South Korea, Japan resume high-level economic talks amid improved ties

SEOUL (Reuters) – South Korea and Japan will hold high-level economic talks on Thursday for the first time in eight years, Seoul’s foreign ministry said, in a further sign of improving ties as the countries are drawn closer by shared geopolitical concerns.

The talks, which first began in 1999, had been stalled since 2016 as relations between the two North Asian U.S. allies took a hit over historical disputes stemming from Japan’s 1910-1945 occupation of Korea.

But South Korean President Yoon Suk Yeol has made it a priority to mend ties with Tokyo since taking office in 2022.

The South Korean side will be represented by Kang Jae-kwon, deputy foreign minister for economic affairs, who will assess bilateral economic cooperation and discuss economic security policy with his Japanese counterpart Keiichi Ono, senior deputy foreign minister, Seoul’s foreign ministry said.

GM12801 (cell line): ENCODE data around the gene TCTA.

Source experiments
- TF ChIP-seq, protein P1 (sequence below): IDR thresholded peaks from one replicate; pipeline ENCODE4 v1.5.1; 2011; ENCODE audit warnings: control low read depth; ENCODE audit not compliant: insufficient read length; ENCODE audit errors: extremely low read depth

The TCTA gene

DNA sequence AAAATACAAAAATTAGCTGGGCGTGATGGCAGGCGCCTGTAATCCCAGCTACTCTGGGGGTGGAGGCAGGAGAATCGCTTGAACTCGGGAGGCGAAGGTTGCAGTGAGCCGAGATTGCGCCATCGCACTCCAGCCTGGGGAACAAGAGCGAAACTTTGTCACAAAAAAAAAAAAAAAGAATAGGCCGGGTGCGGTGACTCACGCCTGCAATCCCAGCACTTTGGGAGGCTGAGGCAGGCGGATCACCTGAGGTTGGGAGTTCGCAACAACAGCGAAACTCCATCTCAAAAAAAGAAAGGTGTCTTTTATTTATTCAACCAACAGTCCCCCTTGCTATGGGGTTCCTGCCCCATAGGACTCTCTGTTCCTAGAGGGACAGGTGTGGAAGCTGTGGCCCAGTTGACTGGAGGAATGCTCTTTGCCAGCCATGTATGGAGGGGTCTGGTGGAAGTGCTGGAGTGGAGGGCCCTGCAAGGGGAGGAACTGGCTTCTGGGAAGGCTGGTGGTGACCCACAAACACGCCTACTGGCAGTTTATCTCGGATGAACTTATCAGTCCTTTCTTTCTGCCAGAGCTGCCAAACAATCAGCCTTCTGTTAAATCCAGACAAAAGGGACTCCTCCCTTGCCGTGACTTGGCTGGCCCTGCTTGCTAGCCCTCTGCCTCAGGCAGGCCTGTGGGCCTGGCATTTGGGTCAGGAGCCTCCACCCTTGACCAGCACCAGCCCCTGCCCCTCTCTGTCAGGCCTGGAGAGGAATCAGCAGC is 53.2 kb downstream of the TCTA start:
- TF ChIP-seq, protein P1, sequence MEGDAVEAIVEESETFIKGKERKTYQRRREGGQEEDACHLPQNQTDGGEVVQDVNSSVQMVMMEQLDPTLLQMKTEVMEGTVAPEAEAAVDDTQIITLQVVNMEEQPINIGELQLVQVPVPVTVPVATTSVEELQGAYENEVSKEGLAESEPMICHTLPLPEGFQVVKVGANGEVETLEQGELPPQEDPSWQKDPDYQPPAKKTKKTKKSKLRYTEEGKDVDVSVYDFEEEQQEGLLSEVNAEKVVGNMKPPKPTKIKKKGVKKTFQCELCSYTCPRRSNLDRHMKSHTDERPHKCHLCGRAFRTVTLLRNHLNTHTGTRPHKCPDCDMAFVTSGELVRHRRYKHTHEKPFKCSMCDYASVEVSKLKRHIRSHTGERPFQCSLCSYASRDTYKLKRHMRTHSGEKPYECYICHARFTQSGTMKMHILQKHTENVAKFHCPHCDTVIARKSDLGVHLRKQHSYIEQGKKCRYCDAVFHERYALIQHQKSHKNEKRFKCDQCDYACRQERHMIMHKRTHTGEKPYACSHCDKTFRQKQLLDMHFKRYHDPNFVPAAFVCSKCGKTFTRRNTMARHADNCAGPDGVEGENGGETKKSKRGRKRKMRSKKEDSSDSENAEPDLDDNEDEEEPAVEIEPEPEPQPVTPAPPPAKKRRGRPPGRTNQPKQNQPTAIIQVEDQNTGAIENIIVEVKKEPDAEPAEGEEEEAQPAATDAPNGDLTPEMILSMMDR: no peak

Earlier this year, South Korea announced plans for its companies to compensate people forced to work under Japan’s 1910-1945 occupation as it pushed to end a spat that has undercut U.S.-led efforts to present a unified front against China and North Korea.

In a further example of increasing trilateral cooperation, Japan, South Korea and Washington announced the launch of a real-time missile data-sharing system to help monitor Pyongyang’s nuclear and missile programme.

In July, Japan also reinstated South Korea to its “white list” for exports with fast-track trade status after lifting export curbs on high-tech materials to South Korea in March.

Nonetheless, there continues to be friction in the ties between Japan and South Korea.

This includes Seoul’s decade-long ban on seafood originating from the area around the wrecked Fukushima nuclear power plant and a recent South Korean court ruling in favour of a group of South Korean women, known as “comfort women”, who were forced to work in Japanese wartime brothels.

The last such economic talks were held in Tokyo in 2016.

(Reporting by Hyunsu Yim; Editing by Ed Davies and Jacqueline Wong)